From the Bol­shoi to Ed Balls

The Daily Telegraph - Review - - Review Of The Year - WORST OF 2016

Rus­sia’s fa­mous dancers and Strictly’s un­likely star both pro­vided ex­quis­ite en­ter­tain­ment, says Mark Mon­a­han

The most con­sis­tently im­pres­sive dance troupe to grace a stage in Bri­tain in 2016 was not from these shores. Re­turn­ing to Covent Gar­den after a three-year ab­sence, the Bol­shoi staged a three-week sea­son of bal­lets as good as those they per­formed in 2007, un­der the great Alexei Rat­man­sky.

It was a ban­quet of great va­ri­ety – from 19th-cen­tury clas­sics to Jean- Christophe Mail­lot’s knee-weak­en­ingly steamy The Tam­ing of the Shrew – and the danc­ing con­sis­tently had the bravura and at­tack for which the Bol­shoi is fa­mous.

Watch­ing our own Royal Bal­let per­form on the same stage has been a more mixed ex­pe­ri­ence. Thanks largely, I sus­pect, to the in­put of bal­let master Christo­pher Carr, the Royal de­liv­ered de­lec­ta­ble ren­der­ings of Fred­er­ick Ash­ton’s Rhap­sody, The Two Pi­geons and La Fille mal gardée. It also gave pro­ducer Peter Wright’s gor­geous Giselle a lov­ing re­vival. (Let’s for­get the Oc­to­ber re­vival of MacMil­lan’s barmy, best-left-in-moth­balls melo­drama Anas­ta­sia – you can’t win ’em all.) What’s more, in young prin­ci­pal Francesca Hay­ward, it has a dancer who al­ready looks set to be­come one of

BEST OF 2016

the all-time greats. As an engine-room for new pieces, how­ever, the Royal is fail­ing. No one in its high com­mand seems will­ing to ever say “Sorry, but that re­ally isn’t work­ing” to the chore­og­ra­phers it com­mis­sions: the im­pres­sion is that they’re sim­ply as­signed a huge wad of cash, left to their own de­vices and told, “If you make it, we’ll stage it.” In fair­ness, Christo­pher Wheel­don tried and failed hon­ourably with his el­e­gant but flawed por­trait of a scan­dal, Strap­less. But Wayne McGre­gor, the Royal’s res­i­dent chore­og­ra­pher con­tin­ues to serve up sex­less, slen­der pieces of lim­ited en­ter­tain­ment value (or, I sus­pect, shelf-life), while Liam Scar­lett’s Franken­stein was an ego-drenched, money-burn­ing em­bar­rass­ment. Still, there are chinks of hope, not least that the Royal Bal­let will next year stage its first com­mis­sion from Cana­dian chore­og­ra­pher Crys­tal Pite. In the spring, her Sadler’s Wells col­lab­o­ra­tion with Jonathon Young, Betrof­fen­heit, proved a star­tling re­ac­tion to re­al­life tragedy (the death of Young’s daugh­ter) while, at the Ed­in­burgh Fes­ti­val, Scot­tish Bal­let’s re­vival of her 2009 study of swarm be­hav­iour, Emer­gence, showed her de­ploy­ing a full clas­si­cal bal­let com­pany to elec­tri­fy­ing ef­fect. As for the Royal Bal­let’s Birm­ing­ham-based sis­ter com­pany, BRB, its very en­joy­able Shake­speare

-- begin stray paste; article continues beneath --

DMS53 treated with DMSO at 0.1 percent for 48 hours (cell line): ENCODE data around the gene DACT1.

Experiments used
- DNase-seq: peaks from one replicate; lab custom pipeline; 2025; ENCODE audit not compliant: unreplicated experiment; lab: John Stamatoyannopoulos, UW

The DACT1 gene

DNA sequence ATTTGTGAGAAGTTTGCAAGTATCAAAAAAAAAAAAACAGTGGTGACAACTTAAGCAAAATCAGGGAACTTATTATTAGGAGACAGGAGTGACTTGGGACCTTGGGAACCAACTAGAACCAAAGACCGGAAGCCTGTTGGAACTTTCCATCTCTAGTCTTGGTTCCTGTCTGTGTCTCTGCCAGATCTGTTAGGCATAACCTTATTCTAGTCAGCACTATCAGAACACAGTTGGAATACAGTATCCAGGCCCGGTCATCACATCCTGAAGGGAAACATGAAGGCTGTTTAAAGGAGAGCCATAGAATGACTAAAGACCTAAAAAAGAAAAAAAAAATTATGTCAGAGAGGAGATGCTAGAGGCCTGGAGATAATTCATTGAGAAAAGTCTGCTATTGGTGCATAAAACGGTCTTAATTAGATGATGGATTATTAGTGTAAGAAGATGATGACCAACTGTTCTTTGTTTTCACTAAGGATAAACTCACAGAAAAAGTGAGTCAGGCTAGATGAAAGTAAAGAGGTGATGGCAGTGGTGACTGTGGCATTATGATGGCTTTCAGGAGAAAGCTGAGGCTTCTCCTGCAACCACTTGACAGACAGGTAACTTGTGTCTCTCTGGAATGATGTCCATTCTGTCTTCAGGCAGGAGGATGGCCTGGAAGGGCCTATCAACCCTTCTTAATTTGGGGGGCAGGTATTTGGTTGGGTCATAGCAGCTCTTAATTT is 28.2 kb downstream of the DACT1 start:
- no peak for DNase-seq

Franken­stein, Covent Gar­den The least en­joy­able fullevening work I have ever seen the Royal Bal­let per­form – a dis­grace­ful waste of money and tal­ent

Triple Bill was fol­lowed at Sadler’s Wells by David Bint­ley’s flat new ver­sion of The Tem­pest. Nor, in fact, did Scot­tish Bal­let have it all their own way: a well-in­ten­tioned new Swan Lake by David Daw­son drained the fa­mous fairy tale of al­most all its magic.

Those other tire­less tour­ers, English Na­tional Bal­let, danced beau­ti­fully in 2016, but also with mixed re­sults. While their ac­count of the potty pi­rate romp Le Cor­saire ef­fer­vesced with life, I couldn’t share oth­ers’ ad­mi­ra­tion for Akram Khan’s nar­ra­tively mud­dled Giselle.

Khan’s tri­umph lay, rather, in his mag­i­cal Karthika Nair adap­ta­tion Un­til the Li­ons, at the Round­house. While we’re in the con­tem­po­rary arena, a spe­cial men­tion must go to the Ram­bert com­pany who, in the au­tumn alone, gave Lon­don­ers three new pieces (in Con­tem­po­raries), Mark Bald­win’s beau­ti­ful, gen­tly Mark Mor­ris-y Haydn fan­ta­sia The Creation, and a re­vival of its 2014 paean to the great Merce Cun­ning­ham, Event.

The last of these took place at Phillips the auc­tion­eers, in Berke­ley Square, a re­minder that it’s of­ten the more un­ex­pected sights that lodge most firmly in the mind. One such was Jane Hor­rocks’s de­light­ful, in­tensely per­sonal songand-dance tour of her teenage years at the Young Vic; and let’s not for­get Ed Balls on Strictly Come Danc­ing.

Will he be join­ing the Bol­shoi any time soon? No, he won’t. But as a re­minder that dance is about one thing above all else – en­ter­tain­ment – the for­mer shadow chan­cel­lor could hardly have scored more highly.

En pointe: Bol­shoi dancers Olga Smirnova and Artemy Belyakov in

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